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“She looked at him, seeing him as she had eighteen months ago, as that bright star that had burst into her life, so handsome and clever with his smart pressed khaki trousers and big English.”

Naija Love Stories by Ola Awonubi | Short Stories | 101 pages | Conscious Dreams Publishing | Review by Jenn Augustine

Ola Awonubi is an award-winning Nigerian author and blogger and her short story collection Naija Love Stories: Delve into Twelve Tales of Naija-Style Love includes her two award-winning short stories, The Pink House and The Go-Slow Journey. Naija Love Stories is the result of Awonubi’s experiences living in both Nigeria and the United Kingdom. While she found the cultures differed tremendously, she also realized that they shared commonalities when it came to the universal experiences of love. Through twelve short stories, Awonubi explores different types of love, including a love for one’s culture, familial love, and romantic love, including the different stages of romantic love. By telling these stories, she allows readers to see a fuller picture of the African experience, specifically the Nigerian experience, which is often depicted in Western media as one solely about poverty, pain, and suffering as opposed to seeing the richer and fuller human experience, which includes an expansive definition of love.

Different Types of Love

Naija Love Stories explores the themes of love for one’s culture, family and romantic love through stories of everyday life.  

The love one has for one’s culture is present throughout the short story collection, with both overt, direct and tender references to Nigeria as home, and more subtle affections, such as finding British mashed potatoes a poor substitute for pounded yams. This love for Nigerian culture is particularly evident in The Go-Slow Journey, in which a young man is stuck on a bus in Lagos’ infamous ‘go-slow’ (traffic jam) on his way to a job interview. During the trip, the passengers build a joyful camaraderie, that may seem familiar to the reader, but is distinctive to Nigerian culture.


Ola Awonubi’s Naija Love Stories highlights Black love in its many forms. In doing so, the short story collection disrupts the narrative that the only Black stories worth telling, or that exist, are those that detail Black suffering.

Familial love is another type of love examined consistently throughout Awonubi’s collection, with a particular focus on the relationship between mothers and daughters. The story A Very Serious Matter exemplifies this, recounting the pain and protectiveness a mother experiences when she discovers her daughter has been accused of taking part in a severe, high profile crime. She relates to her daughter, “You see, a mother’s love is a very serious matter. It is like the sea. You can never tell where it begins, and you will never know where it ends, because it has no ending” (63).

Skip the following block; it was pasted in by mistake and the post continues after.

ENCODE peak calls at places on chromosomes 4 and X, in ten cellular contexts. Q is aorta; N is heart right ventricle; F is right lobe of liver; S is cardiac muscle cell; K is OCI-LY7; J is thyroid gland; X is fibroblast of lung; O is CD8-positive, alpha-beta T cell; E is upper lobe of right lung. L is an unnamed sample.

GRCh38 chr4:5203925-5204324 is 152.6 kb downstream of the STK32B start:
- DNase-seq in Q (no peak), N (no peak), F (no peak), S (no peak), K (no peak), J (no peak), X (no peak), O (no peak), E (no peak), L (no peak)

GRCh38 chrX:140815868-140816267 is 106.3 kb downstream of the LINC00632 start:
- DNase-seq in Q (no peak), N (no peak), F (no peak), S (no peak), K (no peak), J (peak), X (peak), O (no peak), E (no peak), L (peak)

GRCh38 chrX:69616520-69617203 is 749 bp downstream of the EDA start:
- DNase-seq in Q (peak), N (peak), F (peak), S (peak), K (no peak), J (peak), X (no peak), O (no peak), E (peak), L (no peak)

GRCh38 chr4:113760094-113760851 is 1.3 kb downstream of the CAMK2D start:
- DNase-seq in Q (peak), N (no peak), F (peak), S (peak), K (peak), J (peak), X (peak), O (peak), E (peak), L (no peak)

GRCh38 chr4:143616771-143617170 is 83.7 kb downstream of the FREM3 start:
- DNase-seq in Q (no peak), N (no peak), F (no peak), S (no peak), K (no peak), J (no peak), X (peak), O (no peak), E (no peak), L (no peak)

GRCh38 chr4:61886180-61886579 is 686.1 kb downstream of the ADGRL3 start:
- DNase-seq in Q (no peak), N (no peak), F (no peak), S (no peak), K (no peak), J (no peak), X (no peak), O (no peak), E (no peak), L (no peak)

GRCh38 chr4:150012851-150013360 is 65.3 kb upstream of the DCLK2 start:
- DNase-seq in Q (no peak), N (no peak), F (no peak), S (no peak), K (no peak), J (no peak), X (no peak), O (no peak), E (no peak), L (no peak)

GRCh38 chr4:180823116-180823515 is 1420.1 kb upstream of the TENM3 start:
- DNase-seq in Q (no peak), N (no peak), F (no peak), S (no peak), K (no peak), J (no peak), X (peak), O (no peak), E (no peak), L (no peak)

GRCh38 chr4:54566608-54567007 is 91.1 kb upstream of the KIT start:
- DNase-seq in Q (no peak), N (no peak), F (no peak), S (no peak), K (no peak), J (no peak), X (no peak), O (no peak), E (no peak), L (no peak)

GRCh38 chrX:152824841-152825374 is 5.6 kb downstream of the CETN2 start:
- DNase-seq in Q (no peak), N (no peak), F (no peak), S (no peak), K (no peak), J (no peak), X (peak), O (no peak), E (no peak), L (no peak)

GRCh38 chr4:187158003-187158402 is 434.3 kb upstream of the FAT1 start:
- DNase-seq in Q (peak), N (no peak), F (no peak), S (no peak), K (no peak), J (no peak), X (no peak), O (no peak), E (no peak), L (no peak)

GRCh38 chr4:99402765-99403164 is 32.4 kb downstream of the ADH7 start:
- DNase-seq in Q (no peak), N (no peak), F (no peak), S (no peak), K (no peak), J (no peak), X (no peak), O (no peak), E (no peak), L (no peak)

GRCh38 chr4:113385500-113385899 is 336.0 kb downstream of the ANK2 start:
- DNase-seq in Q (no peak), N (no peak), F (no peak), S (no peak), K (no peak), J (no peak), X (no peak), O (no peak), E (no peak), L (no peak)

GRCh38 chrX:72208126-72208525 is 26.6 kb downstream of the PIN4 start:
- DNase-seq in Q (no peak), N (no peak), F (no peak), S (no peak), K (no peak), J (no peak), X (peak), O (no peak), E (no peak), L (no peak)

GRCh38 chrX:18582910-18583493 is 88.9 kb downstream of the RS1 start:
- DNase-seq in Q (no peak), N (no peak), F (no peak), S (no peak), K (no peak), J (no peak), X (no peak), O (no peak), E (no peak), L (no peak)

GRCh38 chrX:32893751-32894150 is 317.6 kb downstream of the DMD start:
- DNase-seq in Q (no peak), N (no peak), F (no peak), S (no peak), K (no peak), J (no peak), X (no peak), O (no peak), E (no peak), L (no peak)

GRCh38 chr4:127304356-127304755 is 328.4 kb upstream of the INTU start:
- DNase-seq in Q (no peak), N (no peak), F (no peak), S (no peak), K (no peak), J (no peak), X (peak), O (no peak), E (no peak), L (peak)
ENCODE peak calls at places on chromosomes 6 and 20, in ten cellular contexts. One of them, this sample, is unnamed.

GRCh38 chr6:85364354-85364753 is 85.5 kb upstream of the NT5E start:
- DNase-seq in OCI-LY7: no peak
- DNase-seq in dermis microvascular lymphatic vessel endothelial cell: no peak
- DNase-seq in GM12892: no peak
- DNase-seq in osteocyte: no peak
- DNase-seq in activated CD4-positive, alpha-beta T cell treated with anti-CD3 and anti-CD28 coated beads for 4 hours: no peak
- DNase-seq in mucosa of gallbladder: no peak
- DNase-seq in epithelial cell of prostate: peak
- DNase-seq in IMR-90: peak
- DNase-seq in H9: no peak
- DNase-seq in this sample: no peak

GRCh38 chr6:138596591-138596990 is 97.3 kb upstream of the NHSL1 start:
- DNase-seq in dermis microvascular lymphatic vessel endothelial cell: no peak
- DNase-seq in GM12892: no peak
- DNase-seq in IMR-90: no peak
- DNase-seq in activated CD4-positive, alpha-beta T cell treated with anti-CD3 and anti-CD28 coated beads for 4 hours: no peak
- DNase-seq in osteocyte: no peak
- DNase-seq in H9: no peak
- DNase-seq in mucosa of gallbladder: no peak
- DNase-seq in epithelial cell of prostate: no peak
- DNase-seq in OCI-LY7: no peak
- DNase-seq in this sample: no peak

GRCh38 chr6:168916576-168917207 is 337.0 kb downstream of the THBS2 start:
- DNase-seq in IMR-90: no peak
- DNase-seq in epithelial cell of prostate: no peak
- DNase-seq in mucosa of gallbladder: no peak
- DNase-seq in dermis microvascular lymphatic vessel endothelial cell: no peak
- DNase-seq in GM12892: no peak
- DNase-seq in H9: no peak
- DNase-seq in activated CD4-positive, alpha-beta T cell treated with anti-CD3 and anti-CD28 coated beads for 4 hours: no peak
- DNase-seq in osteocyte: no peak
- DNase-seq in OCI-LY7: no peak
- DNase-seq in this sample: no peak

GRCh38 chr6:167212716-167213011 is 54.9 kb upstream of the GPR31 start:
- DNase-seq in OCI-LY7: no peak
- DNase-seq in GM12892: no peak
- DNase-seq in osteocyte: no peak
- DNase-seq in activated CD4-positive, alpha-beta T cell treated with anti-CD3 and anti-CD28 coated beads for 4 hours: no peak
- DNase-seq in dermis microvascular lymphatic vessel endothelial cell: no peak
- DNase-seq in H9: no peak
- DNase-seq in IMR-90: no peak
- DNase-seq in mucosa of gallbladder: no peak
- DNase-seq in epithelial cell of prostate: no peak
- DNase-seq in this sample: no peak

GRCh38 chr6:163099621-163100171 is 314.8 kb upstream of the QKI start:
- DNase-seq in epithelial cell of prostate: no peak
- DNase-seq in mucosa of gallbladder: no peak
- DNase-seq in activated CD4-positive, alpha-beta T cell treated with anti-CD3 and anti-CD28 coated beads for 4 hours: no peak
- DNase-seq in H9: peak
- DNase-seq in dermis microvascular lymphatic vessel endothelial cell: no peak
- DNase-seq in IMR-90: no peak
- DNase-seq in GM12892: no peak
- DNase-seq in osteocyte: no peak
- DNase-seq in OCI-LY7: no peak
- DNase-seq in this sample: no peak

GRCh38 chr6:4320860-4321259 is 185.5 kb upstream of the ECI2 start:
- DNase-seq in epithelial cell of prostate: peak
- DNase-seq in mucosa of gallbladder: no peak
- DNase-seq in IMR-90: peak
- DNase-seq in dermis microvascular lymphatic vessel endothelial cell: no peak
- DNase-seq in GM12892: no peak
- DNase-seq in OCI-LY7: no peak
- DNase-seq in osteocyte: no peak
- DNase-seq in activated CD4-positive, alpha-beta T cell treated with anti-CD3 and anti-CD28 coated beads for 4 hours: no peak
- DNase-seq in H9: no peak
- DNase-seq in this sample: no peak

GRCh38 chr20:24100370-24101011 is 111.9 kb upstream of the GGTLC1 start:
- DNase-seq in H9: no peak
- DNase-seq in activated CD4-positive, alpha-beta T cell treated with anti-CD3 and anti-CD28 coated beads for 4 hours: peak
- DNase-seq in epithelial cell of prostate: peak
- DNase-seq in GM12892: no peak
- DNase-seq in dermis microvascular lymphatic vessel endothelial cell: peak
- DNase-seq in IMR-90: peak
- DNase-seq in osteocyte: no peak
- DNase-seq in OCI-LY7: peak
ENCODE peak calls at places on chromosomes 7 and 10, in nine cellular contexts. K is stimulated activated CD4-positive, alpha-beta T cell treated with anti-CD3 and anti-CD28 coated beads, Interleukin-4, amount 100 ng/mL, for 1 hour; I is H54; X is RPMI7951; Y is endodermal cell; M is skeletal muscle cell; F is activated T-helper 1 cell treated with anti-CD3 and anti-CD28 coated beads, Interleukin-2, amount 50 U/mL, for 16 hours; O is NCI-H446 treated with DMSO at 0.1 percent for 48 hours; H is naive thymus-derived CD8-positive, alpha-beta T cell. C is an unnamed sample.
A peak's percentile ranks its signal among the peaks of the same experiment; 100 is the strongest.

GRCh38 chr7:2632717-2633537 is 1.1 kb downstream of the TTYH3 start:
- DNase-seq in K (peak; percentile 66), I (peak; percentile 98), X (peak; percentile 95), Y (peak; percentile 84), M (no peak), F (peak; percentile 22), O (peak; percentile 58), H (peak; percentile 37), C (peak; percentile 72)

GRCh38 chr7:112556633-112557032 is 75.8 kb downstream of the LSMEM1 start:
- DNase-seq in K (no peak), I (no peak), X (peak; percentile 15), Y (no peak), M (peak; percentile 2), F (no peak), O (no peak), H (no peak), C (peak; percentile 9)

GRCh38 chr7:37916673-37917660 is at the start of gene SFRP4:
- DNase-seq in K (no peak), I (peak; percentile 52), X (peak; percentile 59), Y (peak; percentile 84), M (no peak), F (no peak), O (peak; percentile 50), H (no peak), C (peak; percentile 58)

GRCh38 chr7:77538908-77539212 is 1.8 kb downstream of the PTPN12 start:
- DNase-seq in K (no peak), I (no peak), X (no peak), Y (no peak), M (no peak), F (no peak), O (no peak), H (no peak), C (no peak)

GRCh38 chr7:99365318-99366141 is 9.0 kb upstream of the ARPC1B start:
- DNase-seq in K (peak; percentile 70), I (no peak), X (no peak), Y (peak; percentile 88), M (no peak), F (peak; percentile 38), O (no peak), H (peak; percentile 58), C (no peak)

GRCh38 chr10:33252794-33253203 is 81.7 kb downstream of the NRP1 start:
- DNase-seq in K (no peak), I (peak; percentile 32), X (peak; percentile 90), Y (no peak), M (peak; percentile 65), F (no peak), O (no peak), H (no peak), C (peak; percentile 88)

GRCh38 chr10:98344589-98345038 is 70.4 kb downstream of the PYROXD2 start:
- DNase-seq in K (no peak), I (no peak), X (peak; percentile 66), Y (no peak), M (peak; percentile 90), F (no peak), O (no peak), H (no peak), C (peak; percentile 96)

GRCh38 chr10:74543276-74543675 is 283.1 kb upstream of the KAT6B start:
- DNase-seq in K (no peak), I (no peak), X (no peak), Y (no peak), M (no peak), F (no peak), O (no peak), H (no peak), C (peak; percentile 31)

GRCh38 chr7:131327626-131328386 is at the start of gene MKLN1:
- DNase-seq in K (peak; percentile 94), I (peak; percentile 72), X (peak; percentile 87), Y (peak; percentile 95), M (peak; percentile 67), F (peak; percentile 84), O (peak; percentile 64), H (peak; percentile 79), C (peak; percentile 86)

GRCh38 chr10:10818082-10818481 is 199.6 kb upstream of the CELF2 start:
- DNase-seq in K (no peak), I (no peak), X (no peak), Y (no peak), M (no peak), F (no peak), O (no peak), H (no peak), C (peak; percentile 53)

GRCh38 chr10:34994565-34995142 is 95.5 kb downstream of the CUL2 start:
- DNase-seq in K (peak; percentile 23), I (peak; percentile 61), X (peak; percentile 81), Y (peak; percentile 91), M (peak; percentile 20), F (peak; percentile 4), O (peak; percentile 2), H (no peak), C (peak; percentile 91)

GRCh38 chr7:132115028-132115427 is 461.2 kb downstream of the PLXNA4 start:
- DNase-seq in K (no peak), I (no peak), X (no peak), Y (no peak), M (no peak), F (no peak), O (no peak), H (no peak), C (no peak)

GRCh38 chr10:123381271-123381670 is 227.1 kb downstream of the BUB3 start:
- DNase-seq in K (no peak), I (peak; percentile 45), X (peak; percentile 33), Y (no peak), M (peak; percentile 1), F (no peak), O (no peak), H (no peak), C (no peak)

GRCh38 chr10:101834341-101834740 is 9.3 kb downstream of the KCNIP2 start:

Different Stages of Romantic Love

Additionally, romantic love and the different stages of romantic love are major themes across the stories.

While The Go-Slow Journey showcases one’s love for their culture, it also illustrates the very beginning stages of love, infatuation and the possibility of love. On the bus with the young job seeker is a young woman he determines God must have created on a Sunday, the day the most beautiful women are created. The reader is aware of the young job seeker’s attraction to the young woman and his hopes for a possible future for the two.

There are also stories about couples in established relationships navigating difficult times. The short story, Moving Forward, shows a young family struggling financially and without the support of extended family, but still deeply in love and determined to support themselves and one another despite their current hardships.

That not all relationships work out successfully is also reflected in the story collection. With Love From Tuscany tells the story of a woman who returns from Italy, where she worked to support her family, only to find her husband is having an affair and her family is ungrateful for her sacrifice. The story chronicles her heartbreak and anger as she devises a plan to leave and exact her revenge against those who have taken her sacrifices for granted.


We are not all hardship and misfortune, we are also happiness, joy, and pride and Naija Love Stories allows that proclamation to be heard loud and clear to all who read it.

Ola Awonubi’s Naija Love Stories highlights Black love in its many forms. In doing so, the short story collection disrupts the narrative that the only Black stories worth telling, or that exist, are those that detail Black suffering. While romantic and familial relationships and the relationships Black people have with their home countries may be fraught with tension, pain, and grief, Awonubi’s short story proclaims, “There is so much more to us than that.” Just as love is multifaceted, so are the experiences of Black people. We are not all hardship and misfortune, we are also happiness, joy, and pride and Naija Love Stories allows that proclamation to be heard loud and clear to all who read it.

Jenn Augustine